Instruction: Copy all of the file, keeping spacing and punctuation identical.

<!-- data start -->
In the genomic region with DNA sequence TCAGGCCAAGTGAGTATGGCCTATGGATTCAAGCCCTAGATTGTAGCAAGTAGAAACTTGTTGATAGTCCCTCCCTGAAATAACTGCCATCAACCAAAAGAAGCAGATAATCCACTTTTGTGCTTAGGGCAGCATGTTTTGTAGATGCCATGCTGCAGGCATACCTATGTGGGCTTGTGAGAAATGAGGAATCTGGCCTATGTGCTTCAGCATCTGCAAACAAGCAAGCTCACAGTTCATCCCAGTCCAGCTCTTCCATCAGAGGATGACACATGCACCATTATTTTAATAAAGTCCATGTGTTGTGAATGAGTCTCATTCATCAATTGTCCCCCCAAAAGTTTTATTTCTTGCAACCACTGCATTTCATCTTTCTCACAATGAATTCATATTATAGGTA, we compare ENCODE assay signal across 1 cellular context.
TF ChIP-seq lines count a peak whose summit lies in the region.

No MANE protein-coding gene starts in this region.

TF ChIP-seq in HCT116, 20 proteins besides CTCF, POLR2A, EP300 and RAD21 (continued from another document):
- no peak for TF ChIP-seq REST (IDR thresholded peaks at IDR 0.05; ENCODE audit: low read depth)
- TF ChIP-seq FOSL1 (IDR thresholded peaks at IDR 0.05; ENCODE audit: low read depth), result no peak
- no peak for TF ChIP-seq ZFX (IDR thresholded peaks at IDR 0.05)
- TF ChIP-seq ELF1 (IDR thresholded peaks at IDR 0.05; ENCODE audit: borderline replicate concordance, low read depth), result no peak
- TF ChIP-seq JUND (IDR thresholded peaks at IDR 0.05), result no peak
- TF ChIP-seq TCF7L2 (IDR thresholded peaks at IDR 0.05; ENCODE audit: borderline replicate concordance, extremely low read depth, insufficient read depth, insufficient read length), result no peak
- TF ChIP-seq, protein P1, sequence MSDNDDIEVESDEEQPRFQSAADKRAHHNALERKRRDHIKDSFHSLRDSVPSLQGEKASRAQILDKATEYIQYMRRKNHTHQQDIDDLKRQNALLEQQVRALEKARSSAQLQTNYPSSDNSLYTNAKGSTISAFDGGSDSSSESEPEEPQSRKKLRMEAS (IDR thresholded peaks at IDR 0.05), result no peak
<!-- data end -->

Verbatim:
In the genomic region with DNA sequence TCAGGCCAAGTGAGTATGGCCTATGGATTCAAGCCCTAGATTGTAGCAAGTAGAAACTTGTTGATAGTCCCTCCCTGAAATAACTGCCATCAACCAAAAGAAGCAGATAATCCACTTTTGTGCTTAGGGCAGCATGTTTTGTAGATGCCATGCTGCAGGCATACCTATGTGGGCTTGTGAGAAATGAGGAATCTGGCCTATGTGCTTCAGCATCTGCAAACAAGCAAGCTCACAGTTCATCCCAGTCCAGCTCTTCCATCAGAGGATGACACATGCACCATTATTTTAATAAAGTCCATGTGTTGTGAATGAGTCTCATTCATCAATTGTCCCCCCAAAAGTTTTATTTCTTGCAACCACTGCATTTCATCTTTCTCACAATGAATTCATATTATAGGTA, we compare ENCODE assay signal across 1 cellular context.
TF ChIP-seq lines count a peak whose summit lies in the region.

No MANE protein-coding gene starts in this region.

TF ChIP-seq in HCT116, 20 proteins besides CTCF, POLR2A, EP300 and RAD21 (continued from another document):
- no peak for TF ChIP-seq REST (IDR thresholded peaks at IDR 0.05; ENCODE audit: low read depth)
- TF ChIP-seq FOSL1 (IDR thresholded peaks at IDR 0.05; ENCODE audit: low read depth), result no peak
- no peak for TF ChIP-seq ZFX (IDR thresholded peaks at IDR 0.05)
- TF ChIP-seq ELF1 (IDR thresholded peaks at IDR 0.05; ENCODE audit: borderline replicate concordance, low read depth), result no peak
- TF ChIP-seq JUND (IDR thresholded peaks at IDR 0.05), result no peak
- TF ChIP-seq TCF7L2 (IDR thresholded peaks at IDR 0.05; ENCODE audit: borderline replicate concordance, extremely low read depth, insufficient read depth, insufficient read length), result no peak
- TF ChIP-seq, protein P1, sequence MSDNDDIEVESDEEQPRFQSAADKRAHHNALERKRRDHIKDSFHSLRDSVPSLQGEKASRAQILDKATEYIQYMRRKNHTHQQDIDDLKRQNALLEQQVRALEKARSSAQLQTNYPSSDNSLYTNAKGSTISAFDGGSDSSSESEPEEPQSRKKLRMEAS (IDR thresholded peaks at IDR 0.05), result no peak